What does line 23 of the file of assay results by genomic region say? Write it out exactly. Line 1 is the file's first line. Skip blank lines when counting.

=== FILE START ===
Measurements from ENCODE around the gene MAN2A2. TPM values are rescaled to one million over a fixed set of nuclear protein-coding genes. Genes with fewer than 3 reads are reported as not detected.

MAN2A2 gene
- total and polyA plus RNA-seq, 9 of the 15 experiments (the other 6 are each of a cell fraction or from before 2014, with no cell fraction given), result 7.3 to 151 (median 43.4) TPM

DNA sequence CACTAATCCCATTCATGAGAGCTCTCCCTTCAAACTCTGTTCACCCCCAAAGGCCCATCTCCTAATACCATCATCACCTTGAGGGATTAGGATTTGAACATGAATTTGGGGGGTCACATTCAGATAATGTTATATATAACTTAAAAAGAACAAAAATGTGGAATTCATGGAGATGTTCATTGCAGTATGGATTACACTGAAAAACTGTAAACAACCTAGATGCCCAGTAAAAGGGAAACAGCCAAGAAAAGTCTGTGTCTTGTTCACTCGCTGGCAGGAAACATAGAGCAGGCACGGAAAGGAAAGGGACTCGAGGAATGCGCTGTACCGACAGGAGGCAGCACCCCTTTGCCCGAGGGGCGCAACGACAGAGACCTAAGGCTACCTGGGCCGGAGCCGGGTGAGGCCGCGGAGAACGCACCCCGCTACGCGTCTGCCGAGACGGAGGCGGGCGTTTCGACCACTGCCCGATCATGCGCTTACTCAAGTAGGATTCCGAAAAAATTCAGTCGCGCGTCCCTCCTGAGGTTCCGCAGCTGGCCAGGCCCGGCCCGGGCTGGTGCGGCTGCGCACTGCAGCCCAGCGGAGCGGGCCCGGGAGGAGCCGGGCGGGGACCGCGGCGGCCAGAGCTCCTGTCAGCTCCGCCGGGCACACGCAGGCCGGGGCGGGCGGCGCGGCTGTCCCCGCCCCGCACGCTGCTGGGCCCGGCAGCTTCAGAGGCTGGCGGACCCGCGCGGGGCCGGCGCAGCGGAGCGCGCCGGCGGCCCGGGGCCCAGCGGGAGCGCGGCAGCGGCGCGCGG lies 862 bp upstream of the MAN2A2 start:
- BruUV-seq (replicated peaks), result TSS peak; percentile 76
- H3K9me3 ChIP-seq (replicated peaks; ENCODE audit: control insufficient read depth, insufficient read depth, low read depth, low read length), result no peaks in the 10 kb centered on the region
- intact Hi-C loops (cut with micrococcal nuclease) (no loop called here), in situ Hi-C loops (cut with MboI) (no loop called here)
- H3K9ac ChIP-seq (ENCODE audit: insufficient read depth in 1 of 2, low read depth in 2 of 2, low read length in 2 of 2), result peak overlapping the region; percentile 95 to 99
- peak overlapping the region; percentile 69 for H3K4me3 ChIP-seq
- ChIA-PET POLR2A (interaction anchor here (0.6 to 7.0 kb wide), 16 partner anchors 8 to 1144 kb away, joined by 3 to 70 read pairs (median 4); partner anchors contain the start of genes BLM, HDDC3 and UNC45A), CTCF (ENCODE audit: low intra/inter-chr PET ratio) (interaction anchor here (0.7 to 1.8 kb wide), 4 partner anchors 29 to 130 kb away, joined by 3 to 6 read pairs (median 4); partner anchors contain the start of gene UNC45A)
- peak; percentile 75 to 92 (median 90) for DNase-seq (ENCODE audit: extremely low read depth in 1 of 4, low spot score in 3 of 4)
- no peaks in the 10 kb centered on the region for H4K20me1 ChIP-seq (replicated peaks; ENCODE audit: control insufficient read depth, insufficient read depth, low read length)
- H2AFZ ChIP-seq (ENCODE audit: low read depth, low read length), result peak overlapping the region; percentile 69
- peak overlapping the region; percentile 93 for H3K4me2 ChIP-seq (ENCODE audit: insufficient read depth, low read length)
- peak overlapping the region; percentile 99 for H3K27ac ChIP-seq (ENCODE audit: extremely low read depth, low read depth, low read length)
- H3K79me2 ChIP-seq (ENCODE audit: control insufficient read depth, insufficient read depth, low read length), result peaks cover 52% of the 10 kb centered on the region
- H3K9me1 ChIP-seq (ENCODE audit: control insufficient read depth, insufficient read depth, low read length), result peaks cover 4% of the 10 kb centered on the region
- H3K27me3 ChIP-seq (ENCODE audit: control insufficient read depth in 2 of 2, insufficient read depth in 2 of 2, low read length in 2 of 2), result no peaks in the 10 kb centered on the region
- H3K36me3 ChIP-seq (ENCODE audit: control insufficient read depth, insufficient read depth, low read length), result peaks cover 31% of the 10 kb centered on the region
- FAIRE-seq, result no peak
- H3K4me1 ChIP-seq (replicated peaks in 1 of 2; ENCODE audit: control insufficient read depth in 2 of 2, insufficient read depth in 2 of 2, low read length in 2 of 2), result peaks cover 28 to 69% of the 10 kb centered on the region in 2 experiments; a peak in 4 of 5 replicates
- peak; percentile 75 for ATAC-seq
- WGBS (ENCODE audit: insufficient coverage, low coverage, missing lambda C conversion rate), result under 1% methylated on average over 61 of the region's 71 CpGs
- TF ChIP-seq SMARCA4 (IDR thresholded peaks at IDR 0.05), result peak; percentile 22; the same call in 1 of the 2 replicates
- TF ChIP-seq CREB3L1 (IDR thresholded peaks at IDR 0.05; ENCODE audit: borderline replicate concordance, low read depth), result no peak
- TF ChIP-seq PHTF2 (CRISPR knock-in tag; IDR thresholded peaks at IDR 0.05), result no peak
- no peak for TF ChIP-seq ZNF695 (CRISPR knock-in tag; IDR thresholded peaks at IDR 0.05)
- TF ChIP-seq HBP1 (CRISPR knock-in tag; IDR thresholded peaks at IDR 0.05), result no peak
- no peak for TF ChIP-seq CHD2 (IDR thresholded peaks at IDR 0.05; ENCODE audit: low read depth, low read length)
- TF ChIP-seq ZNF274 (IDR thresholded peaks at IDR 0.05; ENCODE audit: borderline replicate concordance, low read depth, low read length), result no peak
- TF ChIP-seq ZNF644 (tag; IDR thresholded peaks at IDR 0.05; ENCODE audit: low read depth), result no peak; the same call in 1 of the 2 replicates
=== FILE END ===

- WGBS (ENCODE audit: insufficient coverage, low coverage, missing lambda C conversion rate), result under 1% methylated on average over 61 of the region's 71 CpGs